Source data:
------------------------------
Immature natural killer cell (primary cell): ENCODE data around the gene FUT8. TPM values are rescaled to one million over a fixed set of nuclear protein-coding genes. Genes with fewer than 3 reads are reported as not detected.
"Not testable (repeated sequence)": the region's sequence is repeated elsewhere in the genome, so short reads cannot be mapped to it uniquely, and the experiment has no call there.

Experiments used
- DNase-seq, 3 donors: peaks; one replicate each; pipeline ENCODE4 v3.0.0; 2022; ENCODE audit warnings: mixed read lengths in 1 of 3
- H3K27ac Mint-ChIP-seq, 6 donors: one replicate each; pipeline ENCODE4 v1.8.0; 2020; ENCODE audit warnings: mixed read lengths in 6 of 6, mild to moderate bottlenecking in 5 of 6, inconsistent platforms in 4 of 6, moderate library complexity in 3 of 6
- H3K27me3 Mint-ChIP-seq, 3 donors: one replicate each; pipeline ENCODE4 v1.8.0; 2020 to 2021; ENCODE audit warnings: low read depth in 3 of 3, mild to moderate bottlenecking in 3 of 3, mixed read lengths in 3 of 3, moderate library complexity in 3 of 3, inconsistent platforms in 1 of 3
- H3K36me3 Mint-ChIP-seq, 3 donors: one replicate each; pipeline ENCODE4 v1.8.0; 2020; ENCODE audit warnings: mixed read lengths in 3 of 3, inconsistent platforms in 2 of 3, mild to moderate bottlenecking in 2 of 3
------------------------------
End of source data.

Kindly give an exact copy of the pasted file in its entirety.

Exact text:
Immature natural killer cell (primary cell): ENCODE data around the gene FUT8. TPM values are rescaled to one million over a fixed set of nuclear protein-coding genes. Genes with fewer than 3 reads are reported as not detected.
"Not testable (repeated sequence)": the region's sequence is repeated elsewhere in the genome, so short reads cannot be mapped to it uniquely, and the experiment has no call there.

Experiments used
- DNase-seq, 3 donors: peaks; one replicate each; pipeline ENCODE4 v3.0.0; 2022; ENCODE audit warnings: mixed read lengths in 1 of 3
- H3K27ac Mint-ChIP-seq, 6 donors: one replicate each; pipeline ENCODE4 v1.8.0; 2020; ENCODE audit warnings: mixed read lengths in 6 of 6, mild to moderate bottlenecking in 5 of 6, inconsistent platforms in 4 of 6, moderate library complexity in 3 of 6
- H3K27me3 Mint-ChIP-seq, 3 donors: one replicate each; pipeline ENCODE4 v1.8.0; 2020 to 2021; ENCODE audit warnings: low read depth in 3 of 3, mild to moderate bottlenecking in 3 of 3, mixed read lengths in 3 of 3, moderate library complexity in 3 of 3, inconsistent platforms in 1 of 3
- H3K36me3 Mint-ChIP-seq, 3 donors: one replicate each; pipeline ENCODE4 v1.8.0; 2020; ENCODE audit warnings: mixed read lengths in 3 of 3, inconsistent platforms in 2 of 3, mild to moderate bottlenecking in 2 of 3